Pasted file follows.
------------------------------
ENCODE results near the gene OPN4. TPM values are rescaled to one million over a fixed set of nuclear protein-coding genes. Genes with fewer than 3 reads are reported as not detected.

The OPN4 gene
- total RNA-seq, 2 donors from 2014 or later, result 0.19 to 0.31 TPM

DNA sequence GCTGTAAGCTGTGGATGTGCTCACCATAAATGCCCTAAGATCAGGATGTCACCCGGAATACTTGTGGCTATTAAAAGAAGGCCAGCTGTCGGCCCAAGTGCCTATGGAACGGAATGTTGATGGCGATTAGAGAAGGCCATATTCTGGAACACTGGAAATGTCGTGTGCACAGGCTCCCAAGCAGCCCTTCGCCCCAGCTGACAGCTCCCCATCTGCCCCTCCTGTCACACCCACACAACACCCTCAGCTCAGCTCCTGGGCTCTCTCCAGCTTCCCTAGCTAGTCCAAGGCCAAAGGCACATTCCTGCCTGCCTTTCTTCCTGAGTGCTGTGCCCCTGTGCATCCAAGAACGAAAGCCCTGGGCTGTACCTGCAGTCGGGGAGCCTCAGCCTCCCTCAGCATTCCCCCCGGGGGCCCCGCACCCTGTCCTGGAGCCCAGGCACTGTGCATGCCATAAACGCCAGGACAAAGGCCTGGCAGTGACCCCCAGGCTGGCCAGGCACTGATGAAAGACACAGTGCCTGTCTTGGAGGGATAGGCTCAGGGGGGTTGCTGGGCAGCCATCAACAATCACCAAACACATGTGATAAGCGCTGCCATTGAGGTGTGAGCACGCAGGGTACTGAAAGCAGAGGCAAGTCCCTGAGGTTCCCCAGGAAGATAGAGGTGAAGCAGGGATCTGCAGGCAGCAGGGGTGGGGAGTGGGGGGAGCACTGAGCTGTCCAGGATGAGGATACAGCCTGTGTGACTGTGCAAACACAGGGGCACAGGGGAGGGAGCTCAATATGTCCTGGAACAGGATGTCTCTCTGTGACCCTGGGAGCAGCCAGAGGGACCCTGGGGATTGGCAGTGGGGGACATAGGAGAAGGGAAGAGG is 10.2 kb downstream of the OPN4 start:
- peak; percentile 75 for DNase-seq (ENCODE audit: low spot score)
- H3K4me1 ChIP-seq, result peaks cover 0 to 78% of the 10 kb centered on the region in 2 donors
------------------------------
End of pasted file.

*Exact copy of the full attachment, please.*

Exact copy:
ENCODE results near the gene OPN4. TPM values are rescaled to one million over a fixed set of nuclear protein-coding genes. Genes with fewer than 3 reads are reported as not detected.

The OPN4 gene
- total RNA-seq, 2 donors from 2014 or later, result 0.19 to 0.31 TPM

DNA sequence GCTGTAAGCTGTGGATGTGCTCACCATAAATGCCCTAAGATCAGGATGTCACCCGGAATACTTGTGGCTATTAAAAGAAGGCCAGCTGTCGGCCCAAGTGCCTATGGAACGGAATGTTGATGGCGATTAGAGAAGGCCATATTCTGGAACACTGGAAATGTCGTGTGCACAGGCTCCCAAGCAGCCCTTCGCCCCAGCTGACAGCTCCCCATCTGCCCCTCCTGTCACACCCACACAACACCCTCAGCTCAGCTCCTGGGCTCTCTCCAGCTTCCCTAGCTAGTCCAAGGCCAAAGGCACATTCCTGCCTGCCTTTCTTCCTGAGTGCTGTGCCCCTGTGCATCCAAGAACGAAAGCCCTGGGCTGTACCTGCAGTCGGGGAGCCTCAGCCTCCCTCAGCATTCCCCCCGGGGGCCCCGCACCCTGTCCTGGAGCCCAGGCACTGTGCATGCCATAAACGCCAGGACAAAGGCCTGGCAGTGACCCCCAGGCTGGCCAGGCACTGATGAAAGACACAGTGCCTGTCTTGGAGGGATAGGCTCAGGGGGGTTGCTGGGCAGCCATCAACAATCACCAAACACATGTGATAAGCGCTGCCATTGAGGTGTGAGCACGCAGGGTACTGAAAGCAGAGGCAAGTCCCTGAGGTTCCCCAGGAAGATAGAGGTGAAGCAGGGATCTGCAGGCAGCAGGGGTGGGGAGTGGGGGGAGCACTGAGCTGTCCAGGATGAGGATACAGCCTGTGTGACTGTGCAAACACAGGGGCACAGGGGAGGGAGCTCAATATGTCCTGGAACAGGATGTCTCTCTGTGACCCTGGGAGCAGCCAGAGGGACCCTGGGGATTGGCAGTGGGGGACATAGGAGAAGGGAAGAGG is 10.2 kb downstream of the OPN4 start:
- peak; percentile 75 for DNase-seq (ENCODE audit: low spot score)
- H3K4me1 ChIP-seq, result peaks cover 0 to 78% of the 10 kb centered on the region in 2 donors